View Details << Back

Taxpayer no longer majority NatWest shareholder

  The taxpayer is no longer the majority shareholder in Natwest after it sold £1.2bn worth of shares in the group.
The group, formerly known as Royal Bank of Scotland (RBS), was rescued at the height of the 2008 financial crisis with a £45bn government bailout.
Following the sale of a chunk of its shares, government ownership in Natwest is now at 48.1% - down from 50.6%.
The sale was an "important landmark" in its plan to return the bank to full private ownership, the Treasury said.
Susannah Streeter, senior investment and markets analyst, Hargreaves Lansdown said the share sale came at time when "the government sorely needs the cash with the costs of borrowing mounting".
When the financial crisis struck in 2008, the government started to build a stake in the then RBS Group which was teetering on the brink of collapse.
The initial investment, which resulted in the government owning 57% of the bank, was extended a couple of times before peaking at 84% in 2009.
Since 2015, the Treasury has been selling off its stake and the process of selling off NatWest shares is likely to continue for some time to come.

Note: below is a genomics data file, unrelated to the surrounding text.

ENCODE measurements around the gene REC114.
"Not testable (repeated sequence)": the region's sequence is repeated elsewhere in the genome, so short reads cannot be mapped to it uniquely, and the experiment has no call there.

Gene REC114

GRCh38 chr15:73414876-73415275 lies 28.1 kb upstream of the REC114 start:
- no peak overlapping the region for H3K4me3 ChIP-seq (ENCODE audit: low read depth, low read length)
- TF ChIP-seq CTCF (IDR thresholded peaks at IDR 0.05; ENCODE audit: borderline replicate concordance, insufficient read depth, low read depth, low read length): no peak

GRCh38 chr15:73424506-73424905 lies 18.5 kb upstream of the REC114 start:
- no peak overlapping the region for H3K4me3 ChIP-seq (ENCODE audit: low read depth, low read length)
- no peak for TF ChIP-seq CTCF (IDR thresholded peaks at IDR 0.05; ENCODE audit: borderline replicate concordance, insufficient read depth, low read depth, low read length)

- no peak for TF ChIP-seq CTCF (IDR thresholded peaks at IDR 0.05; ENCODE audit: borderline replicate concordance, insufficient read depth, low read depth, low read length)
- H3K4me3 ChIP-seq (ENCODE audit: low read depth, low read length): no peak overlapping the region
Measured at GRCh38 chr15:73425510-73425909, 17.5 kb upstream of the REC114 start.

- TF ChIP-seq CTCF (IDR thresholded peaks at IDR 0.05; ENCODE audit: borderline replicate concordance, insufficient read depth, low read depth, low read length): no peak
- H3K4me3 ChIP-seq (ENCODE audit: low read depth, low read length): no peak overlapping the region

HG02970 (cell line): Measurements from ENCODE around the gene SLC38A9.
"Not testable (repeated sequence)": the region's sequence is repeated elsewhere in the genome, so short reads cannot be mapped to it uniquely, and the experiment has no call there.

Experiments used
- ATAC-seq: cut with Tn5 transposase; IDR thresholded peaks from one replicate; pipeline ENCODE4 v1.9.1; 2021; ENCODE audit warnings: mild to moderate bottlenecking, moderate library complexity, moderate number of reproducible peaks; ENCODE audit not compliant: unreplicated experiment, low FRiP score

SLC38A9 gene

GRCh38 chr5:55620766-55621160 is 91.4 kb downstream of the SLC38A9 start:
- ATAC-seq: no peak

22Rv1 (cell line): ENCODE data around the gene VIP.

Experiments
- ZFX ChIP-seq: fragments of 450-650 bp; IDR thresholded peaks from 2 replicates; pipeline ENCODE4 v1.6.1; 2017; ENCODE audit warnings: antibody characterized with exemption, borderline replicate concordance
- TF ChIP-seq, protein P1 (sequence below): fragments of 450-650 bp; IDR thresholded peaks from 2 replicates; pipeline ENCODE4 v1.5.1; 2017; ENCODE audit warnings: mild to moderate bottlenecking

The government's remaining stake in NatWest, which fluctuates depending on the share price, is around £11bn.
It has already taken considerably longer than disposal of the public ownership of Lloyds, which was finally unwound in 2017.
Ms Streeter told the BBC the government had taken a hit on the price of NatWest's shares.
She said the government had raised about £8bn so far from its stakes sold, which represented a "huge loss" to taxpayers, given the £45bn bailout.
"It's clear that bailing out the company has come at a huge cost to the taxpayer, with the government expected to be sitting on a loss of at least £26bn," she said.
However, Ms Streeter said in the depths of the financial crisis, the bailout was "considered to be the price to pay for protecting the wider economy from severe repercussions, which at the time was feared could bring the banking system crashing down, causing even further damage to the economy".